Diverse enrollments conflict with claims about law targeted by I-1000

Apr 27, 2019

Republicans don’t control the Senate’s agenda, so what happens with Initiative 1000 is not our call. I do want to be prepared if it comes up for a vote before the session ends, so we’ve had people from both sides of the issue visit our caucus to explain their positions and answer questions.

The April 25 guest column in The Seattle Times about I-1000 made an argument I hadn’t heard. But having represented WSU’s Pullman campus as a legislator since 1993, I thought one of the claims by the author about WSU’s students of color sounded a bit off-target.

The contention is that the I-200 law passed in 1998 “dramatically reduced the number of African Americans and people of color from being able to enroll at the University of Washington and Washington State University.”

Let’s check the numbers. In 1998 there were 384 African American undergraduates at WSU. Last year that number was 827, equal to a 115% increase. At UW the number of African American undergraduates went from 384 in the year when I-200 passed to 1,380 a year ago. That’s a 54.5% increase.

Now for enrollments by other students of color. The number of Asian American undergrads at WSU and UW were 73% and 63% higher in 2018 than in 1998. The numbers for Hawaiian/Pacific Islanders were up just a tick at WSU but 76% higher at UW. The change for Hispanic/Latino undergrads was an eye-opener: a 135% increase at UW, and a whopping 572% increase at WSU.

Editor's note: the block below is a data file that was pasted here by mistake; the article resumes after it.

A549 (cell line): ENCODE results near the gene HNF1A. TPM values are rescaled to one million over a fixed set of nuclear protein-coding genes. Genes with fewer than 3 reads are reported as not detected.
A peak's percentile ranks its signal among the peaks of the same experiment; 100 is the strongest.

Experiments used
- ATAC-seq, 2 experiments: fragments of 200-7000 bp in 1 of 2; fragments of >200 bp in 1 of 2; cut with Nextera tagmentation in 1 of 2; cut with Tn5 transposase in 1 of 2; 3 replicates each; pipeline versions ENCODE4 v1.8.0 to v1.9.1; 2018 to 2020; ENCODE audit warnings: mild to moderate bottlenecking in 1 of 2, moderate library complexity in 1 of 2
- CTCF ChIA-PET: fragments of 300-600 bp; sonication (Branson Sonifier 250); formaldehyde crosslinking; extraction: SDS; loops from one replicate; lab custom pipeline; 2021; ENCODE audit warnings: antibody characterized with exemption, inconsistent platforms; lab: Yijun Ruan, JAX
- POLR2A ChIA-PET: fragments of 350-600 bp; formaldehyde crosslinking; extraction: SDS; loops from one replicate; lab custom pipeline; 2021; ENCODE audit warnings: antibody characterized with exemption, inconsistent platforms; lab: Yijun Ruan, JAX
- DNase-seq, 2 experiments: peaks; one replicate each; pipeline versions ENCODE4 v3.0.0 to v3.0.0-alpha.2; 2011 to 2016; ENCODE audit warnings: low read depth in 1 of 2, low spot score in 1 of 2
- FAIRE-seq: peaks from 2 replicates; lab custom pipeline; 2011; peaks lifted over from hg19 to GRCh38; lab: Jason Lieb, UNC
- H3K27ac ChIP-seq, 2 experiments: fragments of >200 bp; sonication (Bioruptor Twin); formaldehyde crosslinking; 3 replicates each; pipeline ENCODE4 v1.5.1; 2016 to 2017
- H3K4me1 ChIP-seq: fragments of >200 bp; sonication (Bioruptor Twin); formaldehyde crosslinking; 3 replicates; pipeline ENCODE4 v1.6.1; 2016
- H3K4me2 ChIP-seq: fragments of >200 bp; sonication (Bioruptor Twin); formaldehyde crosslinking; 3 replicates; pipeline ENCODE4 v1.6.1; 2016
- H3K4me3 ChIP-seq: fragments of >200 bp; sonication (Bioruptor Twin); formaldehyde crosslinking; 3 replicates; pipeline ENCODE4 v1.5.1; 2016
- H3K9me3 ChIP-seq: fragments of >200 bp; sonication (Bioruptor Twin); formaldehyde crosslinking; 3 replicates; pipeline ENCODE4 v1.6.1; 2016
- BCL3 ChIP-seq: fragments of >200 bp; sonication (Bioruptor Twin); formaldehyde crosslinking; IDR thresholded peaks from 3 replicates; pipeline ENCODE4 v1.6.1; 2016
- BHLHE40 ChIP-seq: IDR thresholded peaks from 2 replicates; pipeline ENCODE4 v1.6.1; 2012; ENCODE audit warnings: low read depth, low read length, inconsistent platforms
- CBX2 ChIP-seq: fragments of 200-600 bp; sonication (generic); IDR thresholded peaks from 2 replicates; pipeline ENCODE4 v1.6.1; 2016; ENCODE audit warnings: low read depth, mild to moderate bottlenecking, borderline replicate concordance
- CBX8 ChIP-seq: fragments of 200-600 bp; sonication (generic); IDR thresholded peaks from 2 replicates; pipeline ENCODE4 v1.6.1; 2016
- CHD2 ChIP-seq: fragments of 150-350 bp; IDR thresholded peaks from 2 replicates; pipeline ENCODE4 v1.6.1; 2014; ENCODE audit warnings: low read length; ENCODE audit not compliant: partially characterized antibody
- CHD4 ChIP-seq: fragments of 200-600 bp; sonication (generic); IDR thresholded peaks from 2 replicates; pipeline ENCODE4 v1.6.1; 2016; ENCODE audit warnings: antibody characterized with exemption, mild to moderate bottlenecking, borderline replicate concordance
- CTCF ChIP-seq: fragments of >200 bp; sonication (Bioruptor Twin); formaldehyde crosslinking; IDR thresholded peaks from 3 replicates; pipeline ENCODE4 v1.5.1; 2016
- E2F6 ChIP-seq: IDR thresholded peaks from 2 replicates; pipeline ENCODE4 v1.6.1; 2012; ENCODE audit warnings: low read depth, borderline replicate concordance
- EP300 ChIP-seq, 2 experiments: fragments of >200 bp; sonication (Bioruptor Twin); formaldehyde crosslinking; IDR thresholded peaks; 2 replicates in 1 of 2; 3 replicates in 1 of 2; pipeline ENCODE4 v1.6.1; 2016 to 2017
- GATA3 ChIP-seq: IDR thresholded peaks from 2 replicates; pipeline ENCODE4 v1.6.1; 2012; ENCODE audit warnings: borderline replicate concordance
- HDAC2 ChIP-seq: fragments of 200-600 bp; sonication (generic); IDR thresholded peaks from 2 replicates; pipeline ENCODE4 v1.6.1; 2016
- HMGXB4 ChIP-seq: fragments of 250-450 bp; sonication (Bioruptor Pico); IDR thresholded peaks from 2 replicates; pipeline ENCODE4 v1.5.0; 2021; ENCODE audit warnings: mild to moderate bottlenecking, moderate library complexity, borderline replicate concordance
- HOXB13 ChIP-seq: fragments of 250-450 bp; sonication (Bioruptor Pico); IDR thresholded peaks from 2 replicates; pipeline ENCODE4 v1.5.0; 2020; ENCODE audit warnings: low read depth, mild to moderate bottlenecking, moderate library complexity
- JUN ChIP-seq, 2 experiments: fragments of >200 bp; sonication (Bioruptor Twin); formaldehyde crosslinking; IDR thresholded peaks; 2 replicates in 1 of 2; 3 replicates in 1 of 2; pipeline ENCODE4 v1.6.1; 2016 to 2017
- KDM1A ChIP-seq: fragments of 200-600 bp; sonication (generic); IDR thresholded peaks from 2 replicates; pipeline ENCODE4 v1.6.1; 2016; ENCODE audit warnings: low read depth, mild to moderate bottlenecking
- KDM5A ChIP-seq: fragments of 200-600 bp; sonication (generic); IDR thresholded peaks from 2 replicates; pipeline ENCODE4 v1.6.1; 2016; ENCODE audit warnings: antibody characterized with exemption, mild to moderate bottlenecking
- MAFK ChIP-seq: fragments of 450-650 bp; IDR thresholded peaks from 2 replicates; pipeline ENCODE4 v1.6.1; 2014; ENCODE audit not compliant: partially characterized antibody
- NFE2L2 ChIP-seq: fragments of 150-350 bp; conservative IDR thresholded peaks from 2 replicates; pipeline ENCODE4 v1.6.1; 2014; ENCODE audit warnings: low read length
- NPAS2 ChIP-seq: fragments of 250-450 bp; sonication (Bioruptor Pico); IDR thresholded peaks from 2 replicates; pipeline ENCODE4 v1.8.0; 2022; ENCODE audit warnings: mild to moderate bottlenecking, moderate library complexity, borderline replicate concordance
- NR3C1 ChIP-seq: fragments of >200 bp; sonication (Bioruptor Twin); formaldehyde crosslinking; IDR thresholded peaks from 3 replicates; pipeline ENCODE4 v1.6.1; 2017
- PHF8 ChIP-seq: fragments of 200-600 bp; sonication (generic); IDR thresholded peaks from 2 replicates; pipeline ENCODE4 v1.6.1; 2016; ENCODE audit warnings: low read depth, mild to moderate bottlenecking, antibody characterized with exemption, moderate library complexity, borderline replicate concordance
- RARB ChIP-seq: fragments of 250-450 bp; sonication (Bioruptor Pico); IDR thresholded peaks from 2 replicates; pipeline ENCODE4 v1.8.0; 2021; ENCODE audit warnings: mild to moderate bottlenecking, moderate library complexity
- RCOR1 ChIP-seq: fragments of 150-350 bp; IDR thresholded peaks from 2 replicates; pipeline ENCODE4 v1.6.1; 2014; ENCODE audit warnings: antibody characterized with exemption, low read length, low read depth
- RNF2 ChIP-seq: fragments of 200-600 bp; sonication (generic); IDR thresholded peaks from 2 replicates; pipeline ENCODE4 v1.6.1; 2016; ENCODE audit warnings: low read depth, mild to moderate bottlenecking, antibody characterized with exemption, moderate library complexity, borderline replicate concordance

With all due respect to the author of the column promoting I-1000, it doesn’t appear that the I-200 law has kept students of color out of UW or WSU. In fact, the proportion of Caucasian students has fallen at the two institutions.

Then there’s the claim that “I-200 made it much tougher for students of color to attend college in the state they grew up in.” Yet statistics for the four regional universities – WWU, EWU, CWU and Evergreen – mirror the diversity seen at WSU and UW.

Also, I believe a large proportion of the 370,000 students at our community and technical colleges (CTCs) are homegrown. People of color account for 45% of the enrollment at the CTCs, which is disproportionate to their 31.5% share of Washington’s population. Does that suggest students of color are having a tough time getting into Washington colleges?

We’ll know soon enough what the Senate majority intends to do with I-1000. Because the I-200 law was created with a public vote, I’d argue that the public, not the Legislature, should vote on any effort to overturn it. In the meantime, it looks like student enrollments at Washington’s public colleges and universities have become more diverse – not less – since in the 20 years since I-200 became law.

(Click here for the diversity statistics)